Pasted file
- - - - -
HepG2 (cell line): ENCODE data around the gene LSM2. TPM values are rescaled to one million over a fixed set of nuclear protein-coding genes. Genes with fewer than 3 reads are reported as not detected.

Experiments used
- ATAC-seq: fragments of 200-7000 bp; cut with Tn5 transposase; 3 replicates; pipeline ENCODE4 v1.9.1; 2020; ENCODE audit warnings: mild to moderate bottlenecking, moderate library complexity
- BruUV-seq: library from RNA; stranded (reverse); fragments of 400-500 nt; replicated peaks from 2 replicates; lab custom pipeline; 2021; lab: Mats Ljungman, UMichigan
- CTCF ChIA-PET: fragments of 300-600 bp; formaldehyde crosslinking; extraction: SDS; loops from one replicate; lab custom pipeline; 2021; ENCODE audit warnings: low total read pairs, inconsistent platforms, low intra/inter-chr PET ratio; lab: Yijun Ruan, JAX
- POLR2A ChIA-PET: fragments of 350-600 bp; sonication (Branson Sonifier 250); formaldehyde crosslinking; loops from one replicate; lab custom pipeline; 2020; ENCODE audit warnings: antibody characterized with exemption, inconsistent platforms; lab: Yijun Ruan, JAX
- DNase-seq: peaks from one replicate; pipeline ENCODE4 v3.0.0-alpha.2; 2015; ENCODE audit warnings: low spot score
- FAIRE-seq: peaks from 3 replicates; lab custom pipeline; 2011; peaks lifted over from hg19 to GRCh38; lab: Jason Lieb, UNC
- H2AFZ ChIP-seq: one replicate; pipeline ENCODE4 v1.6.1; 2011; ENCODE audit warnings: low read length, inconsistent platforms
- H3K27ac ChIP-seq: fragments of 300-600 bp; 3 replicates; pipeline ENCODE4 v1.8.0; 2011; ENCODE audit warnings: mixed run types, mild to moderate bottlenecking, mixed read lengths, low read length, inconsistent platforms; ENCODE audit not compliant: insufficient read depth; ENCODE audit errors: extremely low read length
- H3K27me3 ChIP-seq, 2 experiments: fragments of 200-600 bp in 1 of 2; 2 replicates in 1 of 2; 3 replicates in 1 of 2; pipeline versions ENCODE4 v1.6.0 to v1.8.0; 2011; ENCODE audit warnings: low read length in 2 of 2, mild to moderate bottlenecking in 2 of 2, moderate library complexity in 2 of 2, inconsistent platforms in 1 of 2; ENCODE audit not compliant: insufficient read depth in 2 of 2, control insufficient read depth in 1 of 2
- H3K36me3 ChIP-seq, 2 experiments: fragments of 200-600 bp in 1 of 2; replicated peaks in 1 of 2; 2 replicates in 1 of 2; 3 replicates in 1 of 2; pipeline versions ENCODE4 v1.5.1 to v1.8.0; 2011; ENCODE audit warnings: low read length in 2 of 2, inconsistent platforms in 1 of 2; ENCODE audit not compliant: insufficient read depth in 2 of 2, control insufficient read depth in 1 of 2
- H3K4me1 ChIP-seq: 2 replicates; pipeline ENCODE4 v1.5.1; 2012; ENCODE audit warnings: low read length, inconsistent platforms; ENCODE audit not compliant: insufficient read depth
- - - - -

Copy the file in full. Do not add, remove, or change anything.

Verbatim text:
HepG2 (cell line): ENCODE data around the gene LSM2. TPM values are rescaled to one million over a fixed set of nuclear protein-coding genes. Genes with fewer than 3 reads are reported as not detected.

Experiments used
- ATAC-seq: fragments of 200-7000 bp; cut with Tn5 transposase; 3 replicates; pipeline ENCODE4 v1.9.1; 2020; ENCODE audit warnings: mild to moderate bottlenecking, moderate library complexity
- BruUV-seq: library from RNA; stranded (reverse); fragments of 400-500 nt; replicated peaks from 2 replicates; lab custom pipeline; 2021; lab: Mats Ljungman, UMichigan
- CTCF ChIA-PET: fragments of 300-600 bp; formaldehyde crosslinking; extraction: SDS; loops from one replicate; lab custom pipeline; 2021; ENCODE audit warnings: low total read pairs, inconsistent platforms, low intra/inter-chr PET ratio; lab: Yijun Ruan, JAX
- POLR2A ChIA-PET: fragments of 350-600 bp; sonication (Branson Sonifier 250); formaldehyde crosslinking; loops from one replicate; lab custom pipeline; 2020; ENCODE audit warnings: antibody characterized with exemption, inconsistent platforms; lab: Yijun Ruan, JAX
- DNase-seq: peaks from one replicate; pipeline ENCODE4 v3.0.0-alpha.2; 2015; ENCODE audit warnings: low spot score
- FAIRE-seq: peaks from 3 replicates; lab custom pipeline; 2011; peaks lifted over from hg19 to GRCh38; lab: Jason Lieb, UNC
- H2AFZ ChIP-seq: one replicate; pipeline ENCODE4 v1.6.1; 2011; ENCODE audit warnings: low read length, inconsistent platforms
- H3K27ac ChIP-seq: fragments of 300-600 bp; 3 replicates; pipeline ENCODE4 v1.8.0; 2011; ENCODE audit warnings: mixed run types, mild to moderate bottlenecking, mixed read lengths, low read length, inconsistent platforms; ENCODE audit not compliant: insufficient read depth; ENCODE audit errors: extremely low read length
- H3K27me3 ChIP-seq, 2 experiments: fragments of 200-600 bp in 1 of 2; 2 replicates in 1 of 2; 3 replicates in 1 of 2; pipeline versions ENCODE4 v1.6.0 to v1.8.0; 2011; ENCODE audit warnings: low read length in 2 of 2, mild to moderate bottlenecking in 2 of 2, moderate library complexity in 2 of 2, inconsistent platforms in 1 of 2; ENCODE audit not compliant: insufficient read depth in 2 of 2, control insufficient read depth in 1 of 2
- H3K36me3 ChIP-seq, 2 experiments: fragments of 200-600 bp in 1 of 2; replicated peaks in 1 of 2; 2 replicates in 1 of 2; 3 replicates in 1 of 2; pipeline versions ENCODE4 v1.5.1 to v1.8.0; 2011; ENCODE audit warnings: low read length in 2 of 2, inconsistent platforms in 1 of 2; ENCODE audit not compliant: insufficient read depth in 2 of 2, control insufficient read depth in 1 of 2
- H3K4me1 ChIP-seq: 2 replicates; pipeline ENCODE4 v1.5.1; 2012; ENCODE audit warnings: low read length, inconsistent platforms; ENCODE audit not compliant: insufficient read depth